Feeding your premature baby
Your baby’s nutritional needs
Since your newborn has missed out on some nourishment during pregnancy, they may need more energy and vitamins than full-term babies to help them ‘catch up’. Breastfeeding is usually encouraged as their first ‘food’; however, your baby may be unable to breastfeed or bottle-feed at first, as a premature baby often has problems sucking and swallowing. But unless they are being drip-fed, expressed breastmilk can still be used for feeding premature babies via a tube.
In some cases, your baby may need more nutrients than even your breastmilk can provide, so the hospital may add a milk fortifier to your expressed breastmilk. A milk fortifier gives your baby extra goodness but is only available in hospital. Once your baby is ready to go home, they will be feeding more normally and will probably no longer need a milk fortifier.
When should you feed your premature baby?
When it comes to feeding premature babies, things have to be very carefully monitored to make sure they get the goodness they need. You’ll be given plenty of advice as to when to feed your premature baby before you take them home. Although they may have greater nutritional needs than full-term babies, your baby’s digestive system will not be able to manage a lot at once, so they will probably have to be fed little and often.
You’ll know if your baby is getting enough milk, as they’ll be happy and content after a feed, and also have regular bowel movements and between 6–8 wet nappies in 24 hours.
Breastfeeding your premature baby at home
If you were able to start breastfeeding in hospital, try to keep it up when you get home. If you were only expressing in hospital, it’s not too late to give breastfeeding a go. Your health visitor will be able to give you plenty of advice on how to breastfeed correctly. It may take a little while for your baby to get used to it so give it a few goes – it’s well worth the effort. In the meantime, you should continue to express until your baby is happy with feeding at your breast.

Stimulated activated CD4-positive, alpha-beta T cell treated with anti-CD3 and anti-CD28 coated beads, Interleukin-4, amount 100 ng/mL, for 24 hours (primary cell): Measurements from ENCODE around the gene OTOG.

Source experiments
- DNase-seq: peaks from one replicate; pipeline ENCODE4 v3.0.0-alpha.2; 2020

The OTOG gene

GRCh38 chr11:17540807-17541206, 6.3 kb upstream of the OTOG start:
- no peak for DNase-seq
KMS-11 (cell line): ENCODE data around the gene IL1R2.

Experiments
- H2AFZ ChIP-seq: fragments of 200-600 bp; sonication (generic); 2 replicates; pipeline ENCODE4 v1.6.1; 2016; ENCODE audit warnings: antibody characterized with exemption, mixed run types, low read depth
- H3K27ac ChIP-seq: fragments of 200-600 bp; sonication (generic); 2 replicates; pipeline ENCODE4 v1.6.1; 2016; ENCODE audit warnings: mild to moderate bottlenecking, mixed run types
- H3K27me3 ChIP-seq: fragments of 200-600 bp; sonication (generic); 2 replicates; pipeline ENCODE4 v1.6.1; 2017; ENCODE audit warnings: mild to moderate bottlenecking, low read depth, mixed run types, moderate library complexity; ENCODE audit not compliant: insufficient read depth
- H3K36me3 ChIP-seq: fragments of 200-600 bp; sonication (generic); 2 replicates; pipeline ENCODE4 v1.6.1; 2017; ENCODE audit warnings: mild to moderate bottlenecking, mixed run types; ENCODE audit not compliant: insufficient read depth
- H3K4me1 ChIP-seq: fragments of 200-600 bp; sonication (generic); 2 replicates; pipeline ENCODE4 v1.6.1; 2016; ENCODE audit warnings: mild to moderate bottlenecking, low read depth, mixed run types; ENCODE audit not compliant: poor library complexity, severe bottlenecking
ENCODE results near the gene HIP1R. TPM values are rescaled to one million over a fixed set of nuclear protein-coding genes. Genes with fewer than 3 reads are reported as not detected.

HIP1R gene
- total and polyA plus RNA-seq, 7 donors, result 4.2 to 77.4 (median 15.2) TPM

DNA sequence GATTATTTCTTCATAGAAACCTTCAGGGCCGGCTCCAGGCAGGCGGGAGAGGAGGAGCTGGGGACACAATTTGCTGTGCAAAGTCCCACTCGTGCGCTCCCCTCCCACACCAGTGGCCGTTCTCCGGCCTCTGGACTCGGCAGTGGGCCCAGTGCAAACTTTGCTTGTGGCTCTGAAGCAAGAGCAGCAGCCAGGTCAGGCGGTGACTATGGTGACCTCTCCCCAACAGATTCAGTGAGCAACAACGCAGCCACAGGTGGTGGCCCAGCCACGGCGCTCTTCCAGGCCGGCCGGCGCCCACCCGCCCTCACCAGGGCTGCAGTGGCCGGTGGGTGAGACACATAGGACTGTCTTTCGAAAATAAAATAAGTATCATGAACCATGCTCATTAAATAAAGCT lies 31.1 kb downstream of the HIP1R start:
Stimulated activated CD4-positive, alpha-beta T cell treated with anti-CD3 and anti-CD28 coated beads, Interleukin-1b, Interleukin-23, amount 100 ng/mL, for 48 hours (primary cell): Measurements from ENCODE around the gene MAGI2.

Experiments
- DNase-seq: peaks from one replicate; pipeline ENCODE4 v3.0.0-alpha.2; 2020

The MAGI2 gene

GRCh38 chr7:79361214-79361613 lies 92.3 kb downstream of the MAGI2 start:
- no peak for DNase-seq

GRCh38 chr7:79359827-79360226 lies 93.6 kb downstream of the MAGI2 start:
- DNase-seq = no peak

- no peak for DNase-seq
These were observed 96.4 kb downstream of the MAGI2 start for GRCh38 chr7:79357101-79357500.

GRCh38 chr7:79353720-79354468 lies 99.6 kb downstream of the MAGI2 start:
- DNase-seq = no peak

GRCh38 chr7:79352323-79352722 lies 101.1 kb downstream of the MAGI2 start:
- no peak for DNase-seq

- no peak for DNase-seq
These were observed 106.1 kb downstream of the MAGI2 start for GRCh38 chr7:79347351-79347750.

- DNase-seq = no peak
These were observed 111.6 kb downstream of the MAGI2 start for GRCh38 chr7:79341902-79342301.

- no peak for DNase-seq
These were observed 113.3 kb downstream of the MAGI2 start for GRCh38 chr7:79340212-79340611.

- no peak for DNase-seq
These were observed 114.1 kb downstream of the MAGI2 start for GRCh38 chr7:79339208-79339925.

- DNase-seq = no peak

If you are formula feeding
Your premature baby may need a special preterm formula which gives them the extra nutrients they need. When you leave hospital, you may be recommended or prescribed a similar formula, specially made for preterm babies who have just left hospital. When your baby is ready, your healthcare professional will advise you to move them onto a standard formula milk.
Common feeding problems
Feeding premature babies can come with specific problems. They often have a habit of sucking for longer than they should, before swallowing and breathing; this can tire them out before they’re actually full. So look out for signs that show they’re ready for a break: a slower rate of sucking, blinking, drooling, and raised eyebrows. Then gently remove them from your breast, or take away the bottle, to give them a breather.
Premature babies also seem to suffer more from colic and wind than full-term babies. Here are some tips to help you minimise the symptoms:
• Try to make sure your baby is not swallowing too much air – using a medium-flow teat may help.
• If your baby is old enough, sit them upright during feeds.
• Baby massage is also thought to be very effective at easing the discomfort of colic and wind.
When to start weaning your premature baby
All babies can take time getting used to solid food but weaning can often take longer with those born prematurely. Government guidelines recommend weaning does not start until a baby is at least 6 months. But for a premature baby, weaning is recommended between 5 and 7 months of age (from birth). When you start weaning is largely up to your baby. Just look out for signs that show they are ready to wean. It can be tricky to tell, so if you’re unsure, check with your health visitor.
If you’d like any tips on introducing your baby to solids or have any questions about your premature baby, why not give our expert team a call? We can even send you a free guide to weaning.